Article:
In our modern technological world, pregnancy and birth are seen largely as medical events to be measured, charted and analyzed. What is often missing is an emphasis on the body’s inherent wisdom to grow a baby, give birth to it and nurture it. The yoga postures create balance as well as strength and endurance and help to relieve many common issues. But mainly they help a woman gain confidence in her body and the faith that she was designed for this purpose and has the ability to do it. Then like the generations of women who have gone before, pregnancy and birth can be appreciated as natural occurrences.

An immense capacity for concentration and forbearance are required for labour and childbirth, and preparation is essential. Yoga emphasizes experiential knowledge as opposed to reading about it. Every week we practice the breathing exercises, we make the low vibrations of vocal sounds, we push and blow, we get in touch with the pelvic floor. We practice relaxing and letting go, and surrendering to the immense power of birth. We listen within to the baby and tune in to our own intuitive knowing. These tools will serve her during the hours required to give birth. They will also serve her during the many years of mothering ahead.

Connection and Support

As a woman’s body changes, becoming fuller and heavier from week to week, she thrives on being in the presence of other women to share and affirm her experience. Feelings of isolation fall away. Body image issues are processed so she can feel the beauty of a blossoming belly and the sense of purpose in caring for this child. Her heart opens as she accepts herself, appreciates her own mother, and feels connection with all mothers of all time. She even feels the Divine mother manifest through her making it all possible.

There is no other intimacy quite like that shared by a pregnant woman and the child inside her womb. All the benefits of yoga that she receives pass on to her baby, uplifting the consciousness and well-being of them both. It sets the tone for the positive choices she makes in raising her child and will contribute to making the world a better place, one child at a time.

Expand and adapt your current yoga teaching skills and knowledge to serve the needs of pregnant women. Join us at the Salt Spring Centre of Yoga for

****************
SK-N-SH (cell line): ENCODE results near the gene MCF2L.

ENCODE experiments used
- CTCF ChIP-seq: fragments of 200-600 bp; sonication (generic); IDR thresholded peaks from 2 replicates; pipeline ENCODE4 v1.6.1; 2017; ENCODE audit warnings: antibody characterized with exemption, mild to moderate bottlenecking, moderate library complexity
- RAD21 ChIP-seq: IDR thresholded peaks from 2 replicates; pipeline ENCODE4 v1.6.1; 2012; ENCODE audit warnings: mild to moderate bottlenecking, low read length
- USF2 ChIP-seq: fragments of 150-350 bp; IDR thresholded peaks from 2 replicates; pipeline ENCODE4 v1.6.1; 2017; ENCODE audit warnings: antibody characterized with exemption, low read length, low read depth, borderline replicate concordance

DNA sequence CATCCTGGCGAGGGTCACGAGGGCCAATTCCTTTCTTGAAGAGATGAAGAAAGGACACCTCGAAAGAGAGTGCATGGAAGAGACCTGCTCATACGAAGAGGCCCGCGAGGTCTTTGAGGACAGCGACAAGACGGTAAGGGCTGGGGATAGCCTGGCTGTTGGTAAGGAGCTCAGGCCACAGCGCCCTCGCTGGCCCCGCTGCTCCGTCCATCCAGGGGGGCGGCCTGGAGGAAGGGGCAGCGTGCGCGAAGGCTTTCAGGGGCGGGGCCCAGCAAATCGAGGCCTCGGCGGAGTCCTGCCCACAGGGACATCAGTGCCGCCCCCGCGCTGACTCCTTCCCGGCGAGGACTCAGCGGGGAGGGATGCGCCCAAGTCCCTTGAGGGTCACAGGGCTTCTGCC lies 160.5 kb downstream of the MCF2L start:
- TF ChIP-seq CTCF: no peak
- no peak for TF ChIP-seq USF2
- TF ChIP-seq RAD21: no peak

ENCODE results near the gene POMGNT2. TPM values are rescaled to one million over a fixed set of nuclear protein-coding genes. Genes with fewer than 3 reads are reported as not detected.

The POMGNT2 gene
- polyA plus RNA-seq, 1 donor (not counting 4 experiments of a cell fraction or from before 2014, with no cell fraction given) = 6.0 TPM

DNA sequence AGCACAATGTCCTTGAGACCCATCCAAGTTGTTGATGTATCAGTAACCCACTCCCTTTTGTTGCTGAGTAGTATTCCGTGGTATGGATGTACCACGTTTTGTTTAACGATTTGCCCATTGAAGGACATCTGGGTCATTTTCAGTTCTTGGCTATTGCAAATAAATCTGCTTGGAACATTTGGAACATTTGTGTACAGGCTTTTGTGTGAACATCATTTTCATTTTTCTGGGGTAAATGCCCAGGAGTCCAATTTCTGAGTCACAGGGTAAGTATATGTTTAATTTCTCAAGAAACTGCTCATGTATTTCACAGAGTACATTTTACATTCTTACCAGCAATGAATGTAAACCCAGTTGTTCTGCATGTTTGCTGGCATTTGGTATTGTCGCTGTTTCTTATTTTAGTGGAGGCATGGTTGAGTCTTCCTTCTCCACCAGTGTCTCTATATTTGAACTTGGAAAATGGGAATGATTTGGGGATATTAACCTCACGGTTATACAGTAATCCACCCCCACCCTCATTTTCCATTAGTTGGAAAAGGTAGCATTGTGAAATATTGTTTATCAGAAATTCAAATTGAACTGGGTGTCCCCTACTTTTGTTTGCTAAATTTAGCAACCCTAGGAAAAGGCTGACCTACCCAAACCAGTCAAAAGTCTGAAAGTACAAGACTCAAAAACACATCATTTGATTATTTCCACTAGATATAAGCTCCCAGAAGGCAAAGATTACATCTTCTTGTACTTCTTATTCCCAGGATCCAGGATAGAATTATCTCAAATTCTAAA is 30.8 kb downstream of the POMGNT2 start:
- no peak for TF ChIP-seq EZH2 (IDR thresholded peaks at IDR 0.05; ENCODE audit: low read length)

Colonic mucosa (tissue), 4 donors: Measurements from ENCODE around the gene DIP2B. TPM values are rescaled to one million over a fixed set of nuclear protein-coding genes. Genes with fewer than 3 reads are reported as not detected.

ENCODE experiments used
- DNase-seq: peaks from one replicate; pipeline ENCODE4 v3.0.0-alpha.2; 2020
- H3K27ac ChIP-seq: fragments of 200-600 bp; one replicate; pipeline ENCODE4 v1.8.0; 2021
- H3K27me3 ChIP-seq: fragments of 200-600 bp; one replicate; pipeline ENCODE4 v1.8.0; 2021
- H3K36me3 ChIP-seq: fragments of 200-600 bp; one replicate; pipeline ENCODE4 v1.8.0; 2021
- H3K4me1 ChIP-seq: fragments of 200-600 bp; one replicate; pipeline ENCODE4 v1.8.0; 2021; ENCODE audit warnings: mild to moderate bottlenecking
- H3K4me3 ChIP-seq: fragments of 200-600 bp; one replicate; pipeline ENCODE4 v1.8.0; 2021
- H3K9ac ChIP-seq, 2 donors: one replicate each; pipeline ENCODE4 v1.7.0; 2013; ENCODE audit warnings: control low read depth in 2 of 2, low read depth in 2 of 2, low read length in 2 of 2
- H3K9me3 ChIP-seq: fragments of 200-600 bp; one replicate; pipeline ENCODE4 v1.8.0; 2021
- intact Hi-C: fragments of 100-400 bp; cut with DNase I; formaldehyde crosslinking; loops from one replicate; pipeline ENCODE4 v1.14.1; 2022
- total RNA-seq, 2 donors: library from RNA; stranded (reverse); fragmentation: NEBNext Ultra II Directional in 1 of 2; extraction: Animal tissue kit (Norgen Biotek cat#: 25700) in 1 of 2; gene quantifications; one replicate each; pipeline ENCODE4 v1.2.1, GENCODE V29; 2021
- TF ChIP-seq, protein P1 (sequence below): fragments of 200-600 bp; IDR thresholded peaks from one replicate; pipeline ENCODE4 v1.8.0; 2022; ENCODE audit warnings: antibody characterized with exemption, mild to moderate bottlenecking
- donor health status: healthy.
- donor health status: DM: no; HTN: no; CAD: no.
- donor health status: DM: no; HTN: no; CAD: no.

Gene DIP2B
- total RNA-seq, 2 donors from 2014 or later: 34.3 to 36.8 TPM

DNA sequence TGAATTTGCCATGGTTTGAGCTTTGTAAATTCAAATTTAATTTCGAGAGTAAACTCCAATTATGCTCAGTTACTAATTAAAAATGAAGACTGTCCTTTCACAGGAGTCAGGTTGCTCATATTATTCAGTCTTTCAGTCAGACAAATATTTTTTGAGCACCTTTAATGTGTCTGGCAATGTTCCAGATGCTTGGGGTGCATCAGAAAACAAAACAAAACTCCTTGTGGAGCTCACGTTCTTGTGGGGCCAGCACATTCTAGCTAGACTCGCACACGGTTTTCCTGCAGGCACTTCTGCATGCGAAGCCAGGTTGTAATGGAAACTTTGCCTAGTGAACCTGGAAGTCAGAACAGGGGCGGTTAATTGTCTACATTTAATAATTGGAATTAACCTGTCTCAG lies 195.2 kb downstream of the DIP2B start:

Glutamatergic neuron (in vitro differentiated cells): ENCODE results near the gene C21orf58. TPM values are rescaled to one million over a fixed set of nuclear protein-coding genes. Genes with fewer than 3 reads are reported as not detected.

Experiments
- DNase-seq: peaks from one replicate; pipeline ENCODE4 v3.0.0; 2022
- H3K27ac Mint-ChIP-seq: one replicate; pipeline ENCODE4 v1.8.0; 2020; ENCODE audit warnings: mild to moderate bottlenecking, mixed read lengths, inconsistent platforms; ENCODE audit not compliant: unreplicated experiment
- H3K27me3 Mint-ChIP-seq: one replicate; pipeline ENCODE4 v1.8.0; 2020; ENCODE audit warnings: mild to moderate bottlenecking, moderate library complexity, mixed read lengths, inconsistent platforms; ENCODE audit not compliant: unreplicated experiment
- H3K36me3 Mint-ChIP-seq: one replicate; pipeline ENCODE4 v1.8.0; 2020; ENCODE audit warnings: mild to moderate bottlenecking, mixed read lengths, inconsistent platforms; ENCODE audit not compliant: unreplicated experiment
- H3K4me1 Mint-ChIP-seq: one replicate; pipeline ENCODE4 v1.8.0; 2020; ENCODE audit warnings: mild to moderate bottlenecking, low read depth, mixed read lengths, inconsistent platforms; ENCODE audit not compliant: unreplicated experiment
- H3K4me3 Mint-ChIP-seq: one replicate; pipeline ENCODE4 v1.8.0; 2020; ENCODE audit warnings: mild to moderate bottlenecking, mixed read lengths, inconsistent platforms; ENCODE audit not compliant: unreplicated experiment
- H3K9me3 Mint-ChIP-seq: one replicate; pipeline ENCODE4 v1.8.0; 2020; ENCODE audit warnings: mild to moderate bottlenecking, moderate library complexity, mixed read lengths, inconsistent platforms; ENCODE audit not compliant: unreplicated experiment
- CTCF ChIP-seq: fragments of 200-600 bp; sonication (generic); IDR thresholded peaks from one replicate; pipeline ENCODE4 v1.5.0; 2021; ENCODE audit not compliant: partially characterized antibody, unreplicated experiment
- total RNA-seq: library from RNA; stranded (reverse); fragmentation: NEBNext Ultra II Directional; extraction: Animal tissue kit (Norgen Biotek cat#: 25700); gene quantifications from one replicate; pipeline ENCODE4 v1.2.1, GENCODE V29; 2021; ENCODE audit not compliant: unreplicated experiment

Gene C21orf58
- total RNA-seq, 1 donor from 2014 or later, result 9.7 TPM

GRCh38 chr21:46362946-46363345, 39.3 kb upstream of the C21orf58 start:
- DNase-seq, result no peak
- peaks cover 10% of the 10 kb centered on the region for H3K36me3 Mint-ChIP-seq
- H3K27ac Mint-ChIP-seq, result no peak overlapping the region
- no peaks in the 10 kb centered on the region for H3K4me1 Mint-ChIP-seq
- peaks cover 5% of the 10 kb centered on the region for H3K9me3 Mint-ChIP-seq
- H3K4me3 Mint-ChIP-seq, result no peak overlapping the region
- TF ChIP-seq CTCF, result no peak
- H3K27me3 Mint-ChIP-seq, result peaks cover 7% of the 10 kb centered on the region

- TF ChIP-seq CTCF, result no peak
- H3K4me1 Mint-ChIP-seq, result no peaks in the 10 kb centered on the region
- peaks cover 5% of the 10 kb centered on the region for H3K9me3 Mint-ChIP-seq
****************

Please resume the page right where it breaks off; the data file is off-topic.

Prenatal Yoga Teacher Training
April 29 – May 2, 2011

Your Personal Altar

personal altar
Your personal altar is an expression of your inner self, and so each one is as unique as the person who makes it. An altar may be religious, or it may be the altar of your heart — what’s important is that you are creating your personal sacred space. Your altar might be on a table, a shelf or a windowsill; its purpose is to give you a quiet place to be with yourself. Use it for prayer and meditation, inspirational reading, reflection and journal writing — or just sit quietly, pause, and let the demands of daily life fall away.

How to Make Your Altar

  1. Select a place that can be just yours, with room enough for a small table and a cushion or a chair to sit on. If you don’t have a private spot choose the corner of a room or even a corner of your desk. Collect images and objects that are meaningful to you or that inspire you, and arrange them on your altar in a way that pleases you.
  2. Ideally the things on your altar will help you to leave behind the stresses of daily life and connect with your inner self in a peaceful way. You might choose photos of inspiring people as well as items that have spiritual significance for you or precious things that people have given you.
  3. In planning your altar, think about how you’ll use it as well as why you want to have on it. Your altar is a reflection of your life and of your inner self — it is complete when you’re happy with the way it looks or how it makes you feel.

One friend has things of nature on her altar because, for her, a feeling of unity comes from being in nature. She has shells, stones, leaves and branches on her altar as well as spiritual readings and other things that are meaningful and inspiring to her.

Another friend has her altar at ground level. Her young grandchildren are involved, bringing things that are special to them. This altar is always alive and changing, as some things are removed and others added. The same friend has a small, stuffed Piglet on her altar because Piglet is playful, loving and devoted — qualities she admires and likes to encourage in herself. Her altar is a joyful place, she says. It cheers her up.

Activity from The Salt Spring Experience.

Photo by: Avia Venefica

Silken Chocolate Pudding

chocolate pudding
Absolutely delicious! You must use the best Belgian chocolate to ensure complete success.

Serves 8-10

  • 4 1/2 cups (1.08 L) silken tofu (3 boxes)
  • 2/3 cup (160 mL) Belgian chocolate chunks
  • 1 tsp (5 mL) vanilla extract


  1. Melt the chocolate in a double boiler.
  2. Blend the melted chocolate, tofu, and vanilla in a food processor.
  3. Serve at room temperature or chilled.
  4. Enjoy!

Recipe from The Salt Spring Experience.

Photo by: llsimon53